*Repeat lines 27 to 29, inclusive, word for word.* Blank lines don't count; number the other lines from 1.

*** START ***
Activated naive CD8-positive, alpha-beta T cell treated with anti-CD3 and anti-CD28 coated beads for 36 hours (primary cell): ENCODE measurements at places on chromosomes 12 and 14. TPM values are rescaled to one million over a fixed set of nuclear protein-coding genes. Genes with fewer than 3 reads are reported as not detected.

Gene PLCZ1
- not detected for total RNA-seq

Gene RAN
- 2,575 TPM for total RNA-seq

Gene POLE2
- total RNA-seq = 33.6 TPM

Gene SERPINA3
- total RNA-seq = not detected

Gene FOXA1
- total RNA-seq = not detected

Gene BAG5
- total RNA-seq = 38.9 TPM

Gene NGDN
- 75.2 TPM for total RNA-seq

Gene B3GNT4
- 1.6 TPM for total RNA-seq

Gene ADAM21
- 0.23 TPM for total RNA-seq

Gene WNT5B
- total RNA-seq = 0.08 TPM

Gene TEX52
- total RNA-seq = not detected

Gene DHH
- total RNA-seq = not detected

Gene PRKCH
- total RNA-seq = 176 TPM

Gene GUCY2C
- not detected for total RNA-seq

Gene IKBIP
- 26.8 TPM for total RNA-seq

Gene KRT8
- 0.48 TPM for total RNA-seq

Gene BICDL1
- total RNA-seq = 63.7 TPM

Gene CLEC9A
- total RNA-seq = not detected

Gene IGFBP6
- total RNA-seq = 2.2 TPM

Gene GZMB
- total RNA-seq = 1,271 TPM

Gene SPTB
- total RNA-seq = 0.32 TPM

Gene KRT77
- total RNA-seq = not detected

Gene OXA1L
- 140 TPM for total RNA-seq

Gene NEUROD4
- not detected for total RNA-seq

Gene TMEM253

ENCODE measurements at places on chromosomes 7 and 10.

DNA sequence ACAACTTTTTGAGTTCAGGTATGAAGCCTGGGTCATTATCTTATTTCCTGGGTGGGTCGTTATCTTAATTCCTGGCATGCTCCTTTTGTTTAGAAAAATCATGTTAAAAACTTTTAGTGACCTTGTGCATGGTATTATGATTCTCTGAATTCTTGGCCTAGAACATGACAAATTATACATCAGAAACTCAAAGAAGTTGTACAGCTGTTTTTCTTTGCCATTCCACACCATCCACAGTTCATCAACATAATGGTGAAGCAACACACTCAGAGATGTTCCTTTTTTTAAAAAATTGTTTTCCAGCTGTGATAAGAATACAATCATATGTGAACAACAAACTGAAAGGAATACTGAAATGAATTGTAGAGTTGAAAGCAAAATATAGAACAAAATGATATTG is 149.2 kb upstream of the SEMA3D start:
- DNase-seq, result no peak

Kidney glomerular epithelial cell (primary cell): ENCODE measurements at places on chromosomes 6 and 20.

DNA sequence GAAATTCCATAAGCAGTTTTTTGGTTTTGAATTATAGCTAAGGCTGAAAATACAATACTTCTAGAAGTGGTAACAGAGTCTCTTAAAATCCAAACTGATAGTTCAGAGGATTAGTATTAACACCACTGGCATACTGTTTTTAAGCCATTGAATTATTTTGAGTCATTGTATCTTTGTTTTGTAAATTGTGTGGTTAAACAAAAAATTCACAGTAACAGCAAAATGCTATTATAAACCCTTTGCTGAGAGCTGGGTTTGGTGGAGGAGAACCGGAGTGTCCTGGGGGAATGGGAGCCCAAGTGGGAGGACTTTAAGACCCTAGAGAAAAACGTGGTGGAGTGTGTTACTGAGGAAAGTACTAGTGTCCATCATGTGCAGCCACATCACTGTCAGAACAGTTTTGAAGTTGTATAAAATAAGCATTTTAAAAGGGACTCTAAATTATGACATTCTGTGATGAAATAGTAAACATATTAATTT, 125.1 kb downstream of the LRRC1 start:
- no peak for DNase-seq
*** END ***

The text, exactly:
- total RNA-seq = 176 TPM

Gene GUCY2C
- not detected for total RNA-seq